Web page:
Tram tax shortfall leaves bosses hunting for 'plan B'

TRAM bosses are under pressure to find a "plan B" for financing the project after new figures showed just £4.5 million had been raised through a controversial tram tax.

Information released by the city council showed that between April 2006 and February this year the local authority secured 4,569,847 from developers along the route.

Royal Bank of Scotland, Scottish Widows, Sainsbury's and Miller Homes were among those contributing to the project, but the final total leaves bosses well short of the 25m they need. The shortfall today led deputy council leader Steve Cardownie to accuse tram firm TIE of having a business case "built on sand".

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Earlier this month, it emerged that 108 developers had committed 12.5m in contributions to the cost of the tramline.

But figures obtained by the Evening News show that less than 5m has actually been received by the council.

There are now suggestions that the council may be forced to borrow against the future income of the project.

The use of so-called "tax increment financing" is set to be used by the local authority to help bankroll the 84m redevelopment of Edinburgh's Waterfront.

Council bosses have raised around two-thirds of their 45m contribution towards the project, but only after borrowing 21m.

Cllr Cardownie said tram bosses needed a "plan B", but said he would fight "tooth and nail" to make sure the money did not come from council budgets such as schools and roads.

He said: "The whole business case for the tram project was built on sand. The use of developers' contributions was another optimistic part of the plan predicated on assumptions.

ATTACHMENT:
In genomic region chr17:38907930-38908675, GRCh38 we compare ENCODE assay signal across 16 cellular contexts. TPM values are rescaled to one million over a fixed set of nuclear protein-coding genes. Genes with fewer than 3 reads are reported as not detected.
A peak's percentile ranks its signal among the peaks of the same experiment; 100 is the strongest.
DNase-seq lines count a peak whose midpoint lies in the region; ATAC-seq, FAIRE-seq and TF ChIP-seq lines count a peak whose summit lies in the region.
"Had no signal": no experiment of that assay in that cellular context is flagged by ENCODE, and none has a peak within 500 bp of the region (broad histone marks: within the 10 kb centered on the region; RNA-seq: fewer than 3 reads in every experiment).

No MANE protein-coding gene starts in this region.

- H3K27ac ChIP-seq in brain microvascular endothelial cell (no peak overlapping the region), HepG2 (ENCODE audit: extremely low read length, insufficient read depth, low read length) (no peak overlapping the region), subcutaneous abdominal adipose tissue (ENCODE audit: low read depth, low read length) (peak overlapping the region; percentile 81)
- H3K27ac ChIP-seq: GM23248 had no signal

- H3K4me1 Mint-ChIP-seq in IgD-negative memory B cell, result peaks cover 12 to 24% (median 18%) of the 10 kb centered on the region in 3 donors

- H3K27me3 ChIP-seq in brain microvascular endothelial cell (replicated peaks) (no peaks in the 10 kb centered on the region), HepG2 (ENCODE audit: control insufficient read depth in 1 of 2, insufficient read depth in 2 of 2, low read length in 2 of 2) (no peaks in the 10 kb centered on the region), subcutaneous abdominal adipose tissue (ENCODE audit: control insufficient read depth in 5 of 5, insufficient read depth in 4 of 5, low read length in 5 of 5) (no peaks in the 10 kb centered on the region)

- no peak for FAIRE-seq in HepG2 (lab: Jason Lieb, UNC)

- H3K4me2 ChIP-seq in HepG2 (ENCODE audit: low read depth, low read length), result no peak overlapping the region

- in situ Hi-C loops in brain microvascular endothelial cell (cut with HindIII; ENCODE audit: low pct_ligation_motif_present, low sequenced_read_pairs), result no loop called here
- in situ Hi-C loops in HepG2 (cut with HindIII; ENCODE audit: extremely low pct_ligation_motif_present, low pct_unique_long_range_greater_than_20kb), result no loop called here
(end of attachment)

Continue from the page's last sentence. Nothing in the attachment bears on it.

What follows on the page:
"Surprise, surprise it's not happened. The business plan was full of presumptions and they have been found wanting."

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Council chiefs have struggled as a result of the recession, with major projects such as the 850m redevelopment of the St James Centre pledging just 1.4m in "tram tax".

The Scottish Civic Trust has described the uniformed charging regime as tantamount to taxation, adding that the policy now needs to be questioned.

A city council spokesman said: "We are in constant dialogue with developers and remain optimistic that contributions will pick up."

Two-thirds of project's budget already spent

ALMOST two-thirds of the budget for the tram project has already been spent, new figures show.

More than 350 million of the total 545m has already been used, according to Transport Minister Stewart Stevenson.

Responding to a parliamentary question from Lothian MSP Shirley-Anne Somerville, Mr Stevenson said 146m had been spent since the last update in December 2008. At that point, 206m had already been spent.

Last year, Ms Somerville said sources close to the project believed it would not be delivered for less than 750m, denied by tram firm TIE.

The Scottish Government is contributing 500m to the scheme but has said that "not a penny more" will be given to the council.

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Earlier this year, Bilfinger Berger, the German contractor involved in a dispute with tram bosses, said it would take at least another 100m above its budget to complete the project.



October 2007: 767,705 from New Edinburgh Ltd for a non-food retail warehouse at Hermiston Gait

October 2008: 572,396 from Kilmartin Property Group for the development of offices on Greenside Row

November 2009: 439,631 from Scottish Widows for the development of Exchange Place offices in Semple Street


November 2008: 1,000 from Majestic Wine Warehouse Ltd for development of premises on Leith Walk

July 2008: 1,400 from Whitelaw Associates for change of use to a guest house on Queen Street

September 2009: 5,000 from Grant Caledonia Ltd for residential development in Saughton Crescent